+static int cpu_util_max_write_u64(struct cgroup_subsys_state *css,
+				  struct cftype *cftype, u64 max_value)
+{
+	struct cgroup_subsys_state *pos;
+	struct uclamp_se *uc_se;
+	struct task_group *tg;
+	int ret = -EINVAL;
+
+	if (max_value > SCHED_CAPACITY_SCALE)
+		return ret;
+
+	mutex_lock(&uclamp_mutex);
+	rcu_read_lock();
+
+	tg = css_tg(css);
+
+	/* Already at the required value */
+	if (tg->uclamp[UCLAMP_MAX].value == max_value) {
+		ret = 0;
+		goto out;
+	}
+
+	/* Ensure to not go below the minimum clamp value */
+	if (tg->uclamp[UCLAMP_MIN].value > max_value)
+		goto out;
+
+	/* Ensure max clamp fits within parent's clamp value */
+	if (tg->parent &&
+	    tg->parent->uclamp[UCLAMP_MAX].value < max_value)
+		goto out;
+
+	/* Ensure each child is a restriction of this TG */
+	css_for_each_child(pos, css) {
+		if (css_tg(pos)->uclamp[UCLAMP_MAX].value > max_value)
+			goto out;
+	}
+
+	/* Update TG's reference count */
+	uc_se = &tg->uclamp[UCLAMP_MAX];
+	ret = uclamp_group_get(NULL, css, UCLAMP_MAX, uc_se, max_value);
+
+out:
+	rcu_read_unlock();
+	mutex_unlock(&uclamp_mutex);
+
+	return ret;
+}
+
+static inline u64 cpu_uclamp_read(struct cgroup_subsys_state *css,
+				  enum uclamp_id clamp_id)
+{
+	struct task_group *tg;
+	u64 util_clamp;
+
+	rcu_read_lock();
+	tg = css_tg(css);
+	util_clamp = tg->uclamp[clamp_id].value;
+	rcu_read_unlock();
+
+	return util_clamp;
+}
+
+static u64 cpu_util_min_read_u64(struct cgroup_subsys_state *css,
+				 struct cftype *cft)
+{
+	return cpu_uclamp_read(css, UCLAMP_MIN);
+}
+
+static u64 cpu_util_max_read_u64(struct cgroup_subsys_state *css,
+				 struct cftype *cft)
+{
+	return cpu_uclamp_read(css, UCLAMP_MAX);
+}
+#endif /* CONFIG_UCLAMP_TASK_GROUP */
+
 #ifdef CONFIG_FAIR_GROUP_SCHED
 static int cpu_shares_write_u64(struct cgroup_subsys_state *css,
 				struct cftype *cftype, u64 shareval)
@@ -7391,6 +7644,18 @@ static struct cftype cpu_legacy_files[] = {
 		.read_u64 = cpu_rt_period_read_uint,
 		.write_u64 = cpu_rt_period_write_uint,
 	},
+#endif
+#ifdef CONFIG_UCLAMP_TASK_GROUP
+	{
+		.name = "util_min",
+		.read_u64 = cpu_util_min_read_u64,
+		.write_u64 = cpu_util_min_write_u64,
+	},
+	{
+		.name = "util_max",
+		.read_u64 = cpu_util_max_read_u64,
+		.write_u64 = cpu_util_max_write_u64,
+	},
 #endif
 	{ }	/* Terminate */
 };
diff --git a/kernel/sched/sched.h b/kernel/sched/sched.h
index 25c2011ecc41..a91b9cd162a3 100644
--- a/kernel/sched/sched.h
+++ b/kernel/sched/sched.h
@@ -388,6 +388,11 @@ struct task_group {
 #endif
 
 	struct cfs_bandwidth	cfs_bandwidth;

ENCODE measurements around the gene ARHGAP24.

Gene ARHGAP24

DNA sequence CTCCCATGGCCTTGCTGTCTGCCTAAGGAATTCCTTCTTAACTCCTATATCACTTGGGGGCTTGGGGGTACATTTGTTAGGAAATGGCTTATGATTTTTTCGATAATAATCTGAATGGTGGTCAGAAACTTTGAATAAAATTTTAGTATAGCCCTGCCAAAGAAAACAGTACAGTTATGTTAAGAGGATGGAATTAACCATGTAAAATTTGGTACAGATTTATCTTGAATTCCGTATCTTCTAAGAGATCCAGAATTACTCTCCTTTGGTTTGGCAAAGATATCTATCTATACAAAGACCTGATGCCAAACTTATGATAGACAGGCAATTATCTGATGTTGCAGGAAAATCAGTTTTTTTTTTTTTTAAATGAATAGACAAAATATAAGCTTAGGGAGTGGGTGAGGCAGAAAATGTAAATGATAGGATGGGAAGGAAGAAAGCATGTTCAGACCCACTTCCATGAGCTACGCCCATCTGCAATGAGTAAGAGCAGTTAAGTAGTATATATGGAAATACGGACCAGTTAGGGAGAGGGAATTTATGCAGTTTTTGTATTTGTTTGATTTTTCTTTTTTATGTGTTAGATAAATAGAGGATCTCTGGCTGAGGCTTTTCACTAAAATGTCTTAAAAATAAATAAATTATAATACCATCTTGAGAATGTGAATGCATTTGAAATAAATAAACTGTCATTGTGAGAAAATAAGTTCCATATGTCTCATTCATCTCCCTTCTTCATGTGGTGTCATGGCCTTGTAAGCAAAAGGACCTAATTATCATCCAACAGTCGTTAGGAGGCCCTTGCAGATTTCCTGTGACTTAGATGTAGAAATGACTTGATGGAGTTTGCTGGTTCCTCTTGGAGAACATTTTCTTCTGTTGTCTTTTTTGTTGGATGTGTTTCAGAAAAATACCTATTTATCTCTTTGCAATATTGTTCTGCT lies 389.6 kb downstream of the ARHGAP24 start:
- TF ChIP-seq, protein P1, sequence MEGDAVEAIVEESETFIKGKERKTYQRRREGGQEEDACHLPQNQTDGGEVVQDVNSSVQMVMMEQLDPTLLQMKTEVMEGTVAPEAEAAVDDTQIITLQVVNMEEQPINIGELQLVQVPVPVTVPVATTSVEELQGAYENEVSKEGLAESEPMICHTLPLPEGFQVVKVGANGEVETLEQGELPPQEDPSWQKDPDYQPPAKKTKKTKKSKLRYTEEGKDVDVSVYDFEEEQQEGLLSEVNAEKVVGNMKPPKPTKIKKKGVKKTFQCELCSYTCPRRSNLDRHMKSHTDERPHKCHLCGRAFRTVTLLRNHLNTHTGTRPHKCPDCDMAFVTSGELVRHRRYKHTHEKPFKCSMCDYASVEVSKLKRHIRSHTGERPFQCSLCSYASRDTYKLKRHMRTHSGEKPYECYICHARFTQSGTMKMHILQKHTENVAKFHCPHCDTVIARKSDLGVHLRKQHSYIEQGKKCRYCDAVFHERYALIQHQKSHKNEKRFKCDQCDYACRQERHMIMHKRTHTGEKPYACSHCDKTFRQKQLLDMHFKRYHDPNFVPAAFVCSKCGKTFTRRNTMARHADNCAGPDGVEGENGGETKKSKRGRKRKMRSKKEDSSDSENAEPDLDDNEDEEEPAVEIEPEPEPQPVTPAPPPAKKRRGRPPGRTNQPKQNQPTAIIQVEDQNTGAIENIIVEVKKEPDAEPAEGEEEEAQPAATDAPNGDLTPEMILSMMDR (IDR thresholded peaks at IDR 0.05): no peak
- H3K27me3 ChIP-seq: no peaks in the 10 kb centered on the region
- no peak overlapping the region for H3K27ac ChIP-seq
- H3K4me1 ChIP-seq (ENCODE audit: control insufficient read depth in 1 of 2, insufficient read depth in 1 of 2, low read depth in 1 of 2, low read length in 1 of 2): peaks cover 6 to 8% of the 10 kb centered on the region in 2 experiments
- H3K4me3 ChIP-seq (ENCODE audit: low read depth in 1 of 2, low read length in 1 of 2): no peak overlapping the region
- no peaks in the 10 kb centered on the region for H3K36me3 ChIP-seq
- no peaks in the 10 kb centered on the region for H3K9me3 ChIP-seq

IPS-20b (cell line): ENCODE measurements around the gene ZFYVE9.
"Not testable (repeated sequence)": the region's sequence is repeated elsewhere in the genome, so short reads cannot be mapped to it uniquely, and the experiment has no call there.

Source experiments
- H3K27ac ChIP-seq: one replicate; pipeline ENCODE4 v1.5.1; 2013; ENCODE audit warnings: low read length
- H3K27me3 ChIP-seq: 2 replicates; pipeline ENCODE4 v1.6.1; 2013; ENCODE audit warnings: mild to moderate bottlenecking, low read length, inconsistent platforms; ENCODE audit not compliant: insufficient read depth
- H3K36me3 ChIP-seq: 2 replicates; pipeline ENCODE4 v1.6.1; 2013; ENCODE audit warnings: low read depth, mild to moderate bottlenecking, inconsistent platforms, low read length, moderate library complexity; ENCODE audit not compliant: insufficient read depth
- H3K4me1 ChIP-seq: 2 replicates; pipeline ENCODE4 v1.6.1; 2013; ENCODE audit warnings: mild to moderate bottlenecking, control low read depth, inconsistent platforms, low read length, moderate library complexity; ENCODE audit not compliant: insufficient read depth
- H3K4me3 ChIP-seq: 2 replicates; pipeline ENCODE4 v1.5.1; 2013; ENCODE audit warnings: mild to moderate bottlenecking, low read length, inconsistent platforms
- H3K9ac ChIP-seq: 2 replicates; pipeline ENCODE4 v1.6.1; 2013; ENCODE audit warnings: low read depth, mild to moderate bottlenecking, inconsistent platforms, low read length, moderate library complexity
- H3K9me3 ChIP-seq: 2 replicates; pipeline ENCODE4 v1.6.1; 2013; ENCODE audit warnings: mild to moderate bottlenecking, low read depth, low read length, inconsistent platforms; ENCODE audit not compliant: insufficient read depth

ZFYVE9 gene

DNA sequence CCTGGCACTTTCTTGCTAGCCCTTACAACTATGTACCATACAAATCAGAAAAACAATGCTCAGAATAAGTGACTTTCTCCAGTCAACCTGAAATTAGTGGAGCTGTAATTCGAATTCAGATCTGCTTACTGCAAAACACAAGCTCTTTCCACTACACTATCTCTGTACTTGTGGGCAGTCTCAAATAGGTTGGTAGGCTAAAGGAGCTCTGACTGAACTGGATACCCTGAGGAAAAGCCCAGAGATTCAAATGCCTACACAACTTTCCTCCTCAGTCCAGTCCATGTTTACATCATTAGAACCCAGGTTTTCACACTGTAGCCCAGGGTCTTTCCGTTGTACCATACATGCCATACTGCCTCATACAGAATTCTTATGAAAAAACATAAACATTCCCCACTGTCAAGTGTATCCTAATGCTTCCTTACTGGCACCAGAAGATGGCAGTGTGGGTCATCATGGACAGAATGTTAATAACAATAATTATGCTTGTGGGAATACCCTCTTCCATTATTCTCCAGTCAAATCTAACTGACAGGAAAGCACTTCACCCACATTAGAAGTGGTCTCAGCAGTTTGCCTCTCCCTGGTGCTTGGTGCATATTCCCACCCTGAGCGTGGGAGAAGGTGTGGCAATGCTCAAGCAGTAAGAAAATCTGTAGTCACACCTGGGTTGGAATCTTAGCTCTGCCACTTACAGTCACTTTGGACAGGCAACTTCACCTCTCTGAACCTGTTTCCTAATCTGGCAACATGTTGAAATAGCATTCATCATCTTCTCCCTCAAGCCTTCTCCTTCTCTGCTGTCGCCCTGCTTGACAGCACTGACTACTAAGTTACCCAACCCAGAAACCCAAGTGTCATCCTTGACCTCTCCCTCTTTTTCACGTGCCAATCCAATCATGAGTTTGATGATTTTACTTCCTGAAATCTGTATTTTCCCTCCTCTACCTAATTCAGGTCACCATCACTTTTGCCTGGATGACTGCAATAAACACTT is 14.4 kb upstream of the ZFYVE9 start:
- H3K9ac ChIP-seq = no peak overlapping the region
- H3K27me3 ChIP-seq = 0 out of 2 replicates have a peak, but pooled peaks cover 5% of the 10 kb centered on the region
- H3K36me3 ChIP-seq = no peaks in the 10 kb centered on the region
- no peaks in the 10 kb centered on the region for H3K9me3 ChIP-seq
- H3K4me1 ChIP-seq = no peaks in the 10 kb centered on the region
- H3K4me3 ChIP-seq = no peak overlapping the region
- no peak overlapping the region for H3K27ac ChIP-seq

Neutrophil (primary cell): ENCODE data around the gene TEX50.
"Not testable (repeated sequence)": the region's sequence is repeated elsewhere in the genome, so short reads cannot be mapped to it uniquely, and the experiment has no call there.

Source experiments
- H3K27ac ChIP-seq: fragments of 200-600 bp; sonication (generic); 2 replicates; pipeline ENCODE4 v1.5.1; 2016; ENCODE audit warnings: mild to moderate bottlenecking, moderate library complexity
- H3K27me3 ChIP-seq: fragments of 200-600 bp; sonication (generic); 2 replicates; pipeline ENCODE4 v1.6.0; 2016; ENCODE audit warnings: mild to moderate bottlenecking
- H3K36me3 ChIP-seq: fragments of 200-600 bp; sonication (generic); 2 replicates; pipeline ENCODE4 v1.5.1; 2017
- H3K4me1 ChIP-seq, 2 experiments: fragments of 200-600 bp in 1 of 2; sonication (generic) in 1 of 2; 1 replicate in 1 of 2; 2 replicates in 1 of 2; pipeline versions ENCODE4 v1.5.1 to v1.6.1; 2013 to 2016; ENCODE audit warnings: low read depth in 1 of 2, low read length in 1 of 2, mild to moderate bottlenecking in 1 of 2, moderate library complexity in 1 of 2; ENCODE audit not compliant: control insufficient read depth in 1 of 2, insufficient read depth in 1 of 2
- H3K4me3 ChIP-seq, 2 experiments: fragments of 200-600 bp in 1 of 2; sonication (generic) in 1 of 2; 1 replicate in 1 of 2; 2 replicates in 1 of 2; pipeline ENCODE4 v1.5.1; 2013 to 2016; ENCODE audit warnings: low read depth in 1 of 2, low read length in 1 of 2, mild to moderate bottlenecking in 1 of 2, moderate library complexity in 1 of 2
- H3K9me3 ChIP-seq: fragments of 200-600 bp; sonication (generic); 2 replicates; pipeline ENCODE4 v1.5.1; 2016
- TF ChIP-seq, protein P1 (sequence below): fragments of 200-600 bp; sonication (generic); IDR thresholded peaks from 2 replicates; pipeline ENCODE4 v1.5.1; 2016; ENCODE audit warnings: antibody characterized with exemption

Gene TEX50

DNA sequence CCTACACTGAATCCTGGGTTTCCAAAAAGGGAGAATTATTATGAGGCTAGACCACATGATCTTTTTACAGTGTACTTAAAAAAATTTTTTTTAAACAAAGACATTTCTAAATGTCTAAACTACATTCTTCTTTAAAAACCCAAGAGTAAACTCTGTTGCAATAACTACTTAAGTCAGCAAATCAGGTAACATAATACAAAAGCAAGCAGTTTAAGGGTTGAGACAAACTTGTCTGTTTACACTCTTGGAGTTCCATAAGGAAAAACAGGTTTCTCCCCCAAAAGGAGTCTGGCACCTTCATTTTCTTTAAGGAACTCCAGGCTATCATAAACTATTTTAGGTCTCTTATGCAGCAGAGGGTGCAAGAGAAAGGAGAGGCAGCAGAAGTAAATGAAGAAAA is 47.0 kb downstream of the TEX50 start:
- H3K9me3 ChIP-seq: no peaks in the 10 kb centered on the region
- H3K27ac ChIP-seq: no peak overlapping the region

+
+#ifdef CONFIG_UCLAMP_TASK_GROUP
+	struct			uclamp_se uclamp[UCLAMP_CNT];
+#endif
+
 };
 
 #ifdef CONFIG_FAIR_GROUP_SCHED
@@ -460,6 +465,22 @@ struct uclamp_cpu {
 	struct uclamp_group group[CONFIG_UCLAMP_GROUPS_COUNT + 1];
 };
 
+/**
+ * uclamp_none: default value for a clamp
+ *
+ * This returns the default value for each clamp
+ * - 0 for a min utilization clamp
+ * - SCHED_CAPACITY_SCALE for a max utilization clamp
+ *
+ * Return: the default value for a given utilization clamp
+ */
+static inline unsigned int uclamp_none(int clamp_id)
+{
+	if (clamp_id == UCLAMP_MIN)
+		return 0;
+	return SCHED_CAPACITY_SCALE;
+}
+
 /**
  * uclamp_task_affects: check if a task affects a utilization clamp
  * @p: the task to consider
-- 
2.15.1

^ permalink raw reply	[flat|nested] 32+ messages in thread

* [PATCH 5/7] sched/core: uclamp: use TG clamps to restrict TASK clamps
  2018-04-09 16:56 [PATCH 0/7] Add utilization clamping support Patrick Bellasi
                   ` (3 preceding siblings ...)
  2018-04-09 16:56 ` [PATCH 4/7] sched/core: uclamp: add utilization clamping to the CPU controller Patrick Bellasi
@ 2018-04-09 16:56 ` Patrick Bellasi
  2018-04-09 16:56 ` [PATCH 6/7] sched/cpufreq: uclamp: add utilization clamping for FAIR tasks Patrick Bellasi
  2018-04-09 16:56 ` [PATCH 7/7] sched/cpufreq: uclamp: add utilization clamping for RT tasks Patrick Bellasi
  6 siblings, 0 replies; 32+ messages in thread
From: Patrick Bellasi @ 2018-04-09 16:56 UTC (permalink / raw)
  To: linux-kernel, linux-pm
  Cc: Ingo Molnar, Peter Zijlstra, Tejun Heo, Rafael J . Wysocki,
	Viresh Kumar, Vincent Guittot, Paul Turner, Dietmar Eggemann,
	Morten Rasmussen, Juri Lelli, Joel Fernandes, Steve Muckle

When a task's util_clamp value is configured via sched_setattr, this
value has to be properly accounted in the corresponding clamp group
every time the task is enqueue and dequeued. When cgroups are also in
use, per-task clamp values have to be aggregated to those of the CPU's
controller's CGroup in which the task is currently living.

Let's update uclamp_cpu_get() to provide an aggregation between the task
and the TG clamp values. Every time a task is enqueued, it will be
accounted in the clamp_group which defines the smaller clamp value
between the task and the TG's ones. This mimics what already happen for
a task's CPU affinity mask when the task is also living in a cpuset.
The overall idea is that: CGroups attributes are always used to restrict
the per-task attributes.

For consistency purposes, as well as to properly inform userspace, the
sched_getattr call is updated to always return the properly aggregated
constrains as described above. This will also make sched_getattr a
convenient userpace API to know the utilization constraints enforced on
a task by the CGroups's CPU controller.

Signed-off-by: Patrick Bellasi <patrick.bellasi@arm.com>
Cc: Ingo Molnar <mingo@redhat.com>
Cc: Peter Zijlstra <peterz@infradead.org>
Cc: Tejun Heo <tj@kernel.org>
Cc: Paul Turner <pjt@google.com>
Cc: Joel Fernandes <joelaf@google.com>
Cc: Steve Muckle <smuckle@google.com>
Cc: Juri Lelli <juri.lelli@redhat.com>
Cc: Dietmar Eggemann <dietmar.eggemann@arm.com>
Cc: Morten Rasmussen <morten.rasmussen@arm.com>